At this point, we probably have to point out that we don’t endorse dangerous driving by any stretch of the imagination and aren’t the least bit impressed when you do it. But if you’ve read the past few paragraphs and thought we were? Well, that’s probably our fault.
OK, we’ve spent entirely too long not talking about roadsters. Like, in general. Electric this, 1,200bhp that, supercar whatever.
Is it overcompensating, then, to reach for a miniscule, front-drive kei-car roadster, styled in a manner that just, ever so slightly, completely rips off the first-gen Audi TT? Erm, you be the judge on that one. We’re going to extol the virtues of a happy little convertible.
We’d say it’s at its happiest with the kei-correct 660cc turbo three-cylinder, but even with the 1.3 there’s more than enough to keep a smile on your dial. The roof, for instance, is a proper metal folding job for coupe levels of quiet with the roof up, while the metal gear knob, Momo steering wheel and leather seats make the cabin feel what marketers would describe as ‘premium’ and human beings would call ‘nice’.
As long as you don’t expect the Copen to be what it patently isn’t – large, fast or a proper sports car, there’s a huge amount of fun here. Moreover, it’s fun you can’t find with a large, fast, proper sports car.
Honda Civic Type R EP3
The current Civic Type R, like most hot hatches these days, is so incredibly capable that it’s become more of a distance-dismissing device than an entertaining drive.
For that, you’ll likely want something like the old EP3 Type R. And trust us when we say that you do want an EP3 Type R. While it’s absolutely capable of point-to-point performance, attempting a white-knuckled cross country dash in an EP3 is... well, missing the point. There’s 200bhp – that is, more than enough to have fun – but you have to pile on revs and work the close-ratio six-speed manual to get it. The EP3 Type R is the hot hatch you buy to experience the drive, not brag about how quickly you did it.Advertisement - Page continues below
Subaru WRX STi
Because, if you’re looking to brag about distance-covering... well, we’ve got you covered there as well. Or, rather, Subaru did, back in the glory days when people gave a modicum of notice to a fast Subaru.
For the budget we’re talking here, you don’t exactly have your pick of Subaru Tecnica International’s oeuvre, but there’s still a decent amount to choose from. For our money, regardless of what followed in its wake, we couldn’t go past the original, from back when Subaru was claiming consecutive World Rally titles.
Nissan Pulsar GTI-R
So, everyone grows up in different ways in different parts of the world. But see if this rings a bit of a bell from your childhood: people not ever, ever, shutting up about the SR20.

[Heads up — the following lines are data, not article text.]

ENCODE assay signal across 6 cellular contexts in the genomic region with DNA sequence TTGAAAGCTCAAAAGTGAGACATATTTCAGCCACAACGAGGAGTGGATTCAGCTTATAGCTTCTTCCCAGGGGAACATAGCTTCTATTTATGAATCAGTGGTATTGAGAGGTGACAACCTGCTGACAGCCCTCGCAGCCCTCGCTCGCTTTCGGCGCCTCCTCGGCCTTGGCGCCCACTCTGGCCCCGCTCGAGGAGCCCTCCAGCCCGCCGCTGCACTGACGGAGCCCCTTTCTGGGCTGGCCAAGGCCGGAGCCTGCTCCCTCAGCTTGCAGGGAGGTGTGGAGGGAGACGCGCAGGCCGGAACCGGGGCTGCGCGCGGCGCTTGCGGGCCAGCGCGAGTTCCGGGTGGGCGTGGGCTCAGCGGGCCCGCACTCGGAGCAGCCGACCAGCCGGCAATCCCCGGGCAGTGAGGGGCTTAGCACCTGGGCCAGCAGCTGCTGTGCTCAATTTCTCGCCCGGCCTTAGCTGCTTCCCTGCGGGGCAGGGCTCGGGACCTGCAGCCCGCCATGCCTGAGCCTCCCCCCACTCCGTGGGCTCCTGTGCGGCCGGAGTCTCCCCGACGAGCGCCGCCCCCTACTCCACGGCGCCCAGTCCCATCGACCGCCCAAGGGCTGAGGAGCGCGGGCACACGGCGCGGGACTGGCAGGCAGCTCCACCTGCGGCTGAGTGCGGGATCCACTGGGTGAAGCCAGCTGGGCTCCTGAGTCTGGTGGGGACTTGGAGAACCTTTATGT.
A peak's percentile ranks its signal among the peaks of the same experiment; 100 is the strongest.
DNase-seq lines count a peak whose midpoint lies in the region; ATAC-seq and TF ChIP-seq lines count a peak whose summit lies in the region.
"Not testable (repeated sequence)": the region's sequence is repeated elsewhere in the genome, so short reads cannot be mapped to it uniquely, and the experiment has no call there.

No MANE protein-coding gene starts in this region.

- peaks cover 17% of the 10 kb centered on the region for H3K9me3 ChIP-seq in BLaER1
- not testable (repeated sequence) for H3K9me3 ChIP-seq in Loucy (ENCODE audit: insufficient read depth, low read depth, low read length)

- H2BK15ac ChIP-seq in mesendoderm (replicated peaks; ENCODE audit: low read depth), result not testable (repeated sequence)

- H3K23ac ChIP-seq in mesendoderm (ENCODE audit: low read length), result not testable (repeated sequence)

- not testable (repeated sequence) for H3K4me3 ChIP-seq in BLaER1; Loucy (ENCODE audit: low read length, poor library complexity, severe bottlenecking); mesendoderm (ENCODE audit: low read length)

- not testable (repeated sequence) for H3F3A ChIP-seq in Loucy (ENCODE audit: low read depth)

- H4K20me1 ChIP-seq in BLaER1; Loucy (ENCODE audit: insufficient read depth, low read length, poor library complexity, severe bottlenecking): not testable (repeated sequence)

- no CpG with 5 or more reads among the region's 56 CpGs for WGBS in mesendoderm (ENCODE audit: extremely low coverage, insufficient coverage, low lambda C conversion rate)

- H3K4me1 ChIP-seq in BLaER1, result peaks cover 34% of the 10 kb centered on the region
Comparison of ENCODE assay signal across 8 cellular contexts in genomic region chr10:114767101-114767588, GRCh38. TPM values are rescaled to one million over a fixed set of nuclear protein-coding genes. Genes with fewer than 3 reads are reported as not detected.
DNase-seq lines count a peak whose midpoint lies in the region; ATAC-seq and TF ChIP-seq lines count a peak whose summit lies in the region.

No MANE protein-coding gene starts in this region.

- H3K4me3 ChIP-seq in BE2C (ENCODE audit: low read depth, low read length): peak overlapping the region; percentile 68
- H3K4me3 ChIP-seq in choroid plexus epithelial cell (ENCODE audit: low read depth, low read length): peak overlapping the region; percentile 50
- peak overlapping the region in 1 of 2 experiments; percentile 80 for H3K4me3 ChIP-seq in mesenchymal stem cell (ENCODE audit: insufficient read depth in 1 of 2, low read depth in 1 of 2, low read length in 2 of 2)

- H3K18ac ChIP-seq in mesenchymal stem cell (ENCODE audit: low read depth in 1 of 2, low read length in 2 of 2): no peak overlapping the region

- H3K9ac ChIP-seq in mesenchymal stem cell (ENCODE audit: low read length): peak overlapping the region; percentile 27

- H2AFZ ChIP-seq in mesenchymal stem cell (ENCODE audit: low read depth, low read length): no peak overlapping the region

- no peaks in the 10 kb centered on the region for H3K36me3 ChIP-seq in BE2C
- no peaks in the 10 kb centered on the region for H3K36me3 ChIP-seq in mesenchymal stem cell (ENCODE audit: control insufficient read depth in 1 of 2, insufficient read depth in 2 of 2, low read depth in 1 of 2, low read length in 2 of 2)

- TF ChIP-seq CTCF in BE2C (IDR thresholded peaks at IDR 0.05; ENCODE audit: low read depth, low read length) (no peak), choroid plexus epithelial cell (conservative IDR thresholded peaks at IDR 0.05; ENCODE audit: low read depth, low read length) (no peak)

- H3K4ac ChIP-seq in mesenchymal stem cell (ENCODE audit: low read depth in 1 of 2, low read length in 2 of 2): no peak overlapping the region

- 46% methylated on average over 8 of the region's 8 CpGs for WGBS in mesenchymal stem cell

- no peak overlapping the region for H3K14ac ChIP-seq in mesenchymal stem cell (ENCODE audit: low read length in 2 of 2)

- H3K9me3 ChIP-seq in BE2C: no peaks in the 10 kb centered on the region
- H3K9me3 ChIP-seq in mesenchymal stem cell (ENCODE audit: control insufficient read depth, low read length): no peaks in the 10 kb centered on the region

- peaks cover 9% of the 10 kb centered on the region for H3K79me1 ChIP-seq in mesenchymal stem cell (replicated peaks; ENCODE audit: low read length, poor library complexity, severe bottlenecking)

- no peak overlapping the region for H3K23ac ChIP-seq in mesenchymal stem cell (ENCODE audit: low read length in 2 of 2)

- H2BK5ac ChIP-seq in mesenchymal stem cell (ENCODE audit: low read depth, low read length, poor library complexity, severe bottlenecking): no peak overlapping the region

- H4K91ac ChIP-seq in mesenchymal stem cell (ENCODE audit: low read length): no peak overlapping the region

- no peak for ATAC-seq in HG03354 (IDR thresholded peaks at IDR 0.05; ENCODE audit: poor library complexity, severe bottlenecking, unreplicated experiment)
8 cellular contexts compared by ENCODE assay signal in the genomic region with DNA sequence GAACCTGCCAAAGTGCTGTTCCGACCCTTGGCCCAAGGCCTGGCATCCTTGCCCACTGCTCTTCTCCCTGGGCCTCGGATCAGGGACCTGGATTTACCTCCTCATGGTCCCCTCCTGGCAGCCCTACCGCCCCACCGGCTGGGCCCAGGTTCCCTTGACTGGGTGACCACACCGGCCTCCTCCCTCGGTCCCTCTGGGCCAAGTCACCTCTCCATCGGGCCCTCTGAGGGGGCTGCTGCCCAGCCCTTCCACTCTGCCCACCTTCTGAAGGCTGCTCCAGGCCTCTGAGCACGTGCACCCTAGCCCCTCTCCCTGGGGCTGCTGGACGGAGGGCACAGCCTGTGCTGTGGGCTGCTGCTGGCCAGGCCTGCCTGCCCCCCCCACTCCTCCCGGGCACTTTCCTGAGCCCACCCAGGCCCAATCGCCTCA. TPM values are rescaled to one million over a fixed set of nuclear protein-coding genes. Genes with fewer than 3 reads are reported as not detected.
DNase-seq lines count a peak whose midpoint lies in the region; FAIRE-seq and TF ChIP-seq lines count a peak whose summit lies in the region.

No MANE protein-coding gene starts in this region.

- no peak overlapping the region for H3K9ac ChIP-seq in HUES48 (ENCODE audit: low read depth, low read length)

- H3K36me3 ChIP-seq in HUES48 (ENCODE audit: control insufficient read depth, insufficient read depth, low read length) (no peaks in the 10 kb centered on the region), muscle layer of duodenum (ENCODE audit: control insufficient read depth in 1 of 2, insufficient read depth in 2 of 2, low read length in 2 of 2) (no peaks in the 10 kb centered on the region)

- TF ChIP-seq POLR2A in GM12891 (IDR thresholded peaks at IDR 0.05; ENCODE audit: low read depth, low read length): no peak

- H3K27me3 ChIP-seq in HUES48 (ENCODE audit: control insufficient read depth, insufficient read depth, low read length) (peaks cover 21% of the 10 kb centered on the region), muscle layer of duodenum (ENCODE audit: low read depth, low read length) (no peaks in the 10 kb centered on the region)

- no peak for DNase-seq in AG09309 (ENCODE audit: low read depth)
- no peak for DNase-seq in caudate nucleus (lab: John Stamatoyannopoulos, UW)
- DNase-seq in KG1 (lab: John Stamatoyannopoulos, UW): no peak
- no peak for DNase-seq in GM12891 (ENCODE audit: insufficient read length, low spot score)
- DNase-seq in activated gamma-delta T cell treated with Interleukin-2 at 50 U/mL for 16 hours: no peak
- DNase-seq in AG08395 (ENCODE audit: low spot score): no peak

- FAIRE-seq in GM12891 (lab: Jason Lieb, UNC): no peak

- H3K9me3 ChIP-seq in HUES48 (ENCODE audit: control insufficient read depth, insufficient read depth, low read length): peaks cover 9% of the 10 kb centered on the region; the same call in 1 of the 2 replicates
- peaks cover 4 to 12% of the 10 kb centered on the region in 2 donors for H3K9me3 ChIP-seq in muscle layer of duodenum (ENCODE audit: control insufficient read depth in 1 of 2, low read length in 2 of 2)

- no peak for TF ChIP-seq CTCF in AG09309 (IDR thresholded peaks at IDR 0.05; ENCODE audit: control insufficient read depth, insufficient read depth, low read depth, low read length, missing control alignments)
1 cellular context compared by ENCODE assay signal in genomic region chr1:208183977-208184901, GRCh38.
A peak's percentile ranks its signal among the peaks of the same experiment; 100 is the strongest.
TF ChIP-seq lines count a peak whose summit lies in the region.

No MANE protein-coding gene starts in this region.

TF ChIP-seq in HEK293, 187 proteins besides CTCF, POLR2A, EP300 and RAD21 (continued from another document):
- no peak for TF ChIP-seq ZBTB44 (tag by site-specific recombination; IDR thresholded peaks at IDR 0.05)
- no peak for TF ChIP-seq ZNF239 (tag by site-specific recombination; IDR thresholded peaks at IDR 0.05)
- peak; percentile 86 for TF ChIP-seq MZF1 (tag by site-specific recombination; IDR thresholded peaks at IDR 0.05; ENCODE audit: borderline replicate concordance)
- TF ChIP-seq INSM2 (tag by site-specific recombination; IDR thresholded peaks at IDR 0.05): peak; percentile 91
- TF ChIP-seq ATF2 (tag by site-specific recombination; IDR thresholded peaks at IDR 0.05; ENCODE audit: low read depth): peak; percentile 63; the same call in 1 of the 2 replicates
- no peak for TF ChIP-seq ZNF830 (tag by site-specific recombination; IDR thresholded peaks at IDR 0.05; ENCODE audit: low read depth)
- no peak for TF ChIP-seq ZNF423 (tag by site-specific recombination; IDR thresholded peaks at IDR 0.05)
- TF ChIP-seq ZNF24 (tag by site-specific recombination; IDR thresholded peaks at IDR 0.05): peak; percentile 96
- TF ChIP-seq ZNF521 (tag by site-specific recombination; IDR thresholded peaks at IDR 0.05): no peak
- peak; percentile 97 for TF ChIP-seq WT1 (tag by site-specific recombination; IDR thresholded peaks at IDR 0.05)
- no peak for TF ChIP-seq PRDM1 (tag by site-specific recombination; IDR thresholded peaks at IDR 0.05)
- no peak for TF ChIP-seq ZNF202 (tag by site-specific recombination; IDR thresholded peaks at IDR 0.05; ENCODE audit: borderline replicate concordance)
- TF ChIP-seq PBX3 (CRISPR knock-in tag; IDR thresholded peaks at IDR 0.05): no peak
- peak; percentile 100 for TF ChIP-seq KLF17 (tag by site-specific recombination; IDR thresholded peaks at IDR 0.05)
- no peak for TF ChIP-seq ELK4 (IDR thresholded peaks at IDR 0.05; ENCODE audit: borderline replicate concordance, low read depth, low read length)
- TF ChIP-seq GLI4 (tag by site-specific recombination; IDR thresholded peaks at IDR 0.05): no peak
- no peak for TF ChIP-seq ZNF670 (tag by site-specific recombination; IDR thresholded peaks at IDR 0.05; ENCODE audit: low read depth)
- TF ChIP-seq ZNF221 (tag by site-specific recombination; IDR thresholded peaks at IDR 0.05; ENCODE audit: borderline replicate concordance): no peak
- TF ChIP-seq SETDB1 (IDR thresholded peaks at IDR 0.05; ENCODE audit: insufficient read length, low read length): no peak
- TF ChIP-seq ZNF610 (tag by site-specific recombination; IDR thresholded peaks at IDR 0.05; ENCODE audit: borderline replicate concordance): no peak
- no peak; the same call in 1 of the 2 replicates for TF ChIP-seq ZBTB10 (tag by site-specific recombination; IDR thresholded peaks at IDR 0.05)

People would brag about the scalps their SR20-powered Silvia or 180SX had claimed, and would speak at length about how they were going to acquire and install the hallowed SR20DET to claim even bigger ones. You think LS swaps are old news? We’ve got news for you – in terms of sheer ‘shut up about it already’, the SR20DET was already out to pasture before the LS had even weaned.
We mention this because that described our formative car years to a T... or DET, if you will. And we were sick to death of the entire scene back when Papa Roach was (somehow) a thing. That is, right up until we rode in a GTI-R.
We can’t remember what mods our mate had done. We can’t remember the final power output. All we can remember is being absolutely, unequivocally terrified. But, we should add, not of the car – in fact, it was only because it did things that physics would probably ask the referee to double check that we’re able to relate this story to you now. From then on, we never looked down our nose at any engine swap, we never forgot what a monster the GTI-R could be, and we never rode in one again.Advertisement - Page continues below
You didn’t think we were going to fawn over tiny Japanese roadsters and neglect to mention the Honda Beat, did you? Oh no; that’s not how this system works.
If you’re unfamiliar with the Beat... well, there’s a whole history lesson there, but we’ll save that for now and hit all the important stops about what the Beat is today: slow, tiny and possessed of luggage space that even Ryanair would call a bridge too far. Oh, and it might be the first Honda we’ve ever heard of that has known issue with excess oil consumption.
As you might expect, this is all just preamble to the most important part: it’s absolutely brilliant. The reason it has no luggage space? There’s an engine in the back, just ahead of the rear axle. The naturally aspirated, 656cc three-cylinder has individual throttle bodies, an 8,500rpm redline and an engine note that makes a mockery of powerplants five times its size. And you can wind it out to the redline just about whenever you feel like it, given you’re only playing with about 60bhp – which doesn’t arrive until 8,100rpm. It’s so rare that what you have to do is what you want to do, isn’t it?
Mazda MX-5... and more
Did you think we were just going to pick 10 fun cars – 10 fun Japanese cars – and not include the Mazda MX-5? Well yeah, actually... we really considered it. The Toyota Crown Athlete estate was right here, waiting for its time to shine.
But with £15,000 to play with? We can do better than that.
It starts simply enough: going on your preferred secondhand car website and picking up the old MX-5 of your choice. Ours is the first-gen, because a) we still think it’s the prettiest, b) pop-up headlights, and c) for a bona fide classic, you can still pick them up so cheaply. At least in Britain, anyway.
From there, it’s actually not much harder: place a call to Rocketeer Cars, who’ll fit your freshly acquired MX-5 with a freshly rebuilt Ford Duratec V6. From the factory, the Duratec was a dark horse – a short stroke, 24-valve, quad-cam with an easy 240bhp from the factory. There’s more in it, if you ask Rocketeer nicely, but it’s probably enough in a car that weighs less than a tonne. And adding any more power would probably overwhelm the rest of the experience. And in a car that’s all about simplicity and balance... you see where we’re headed.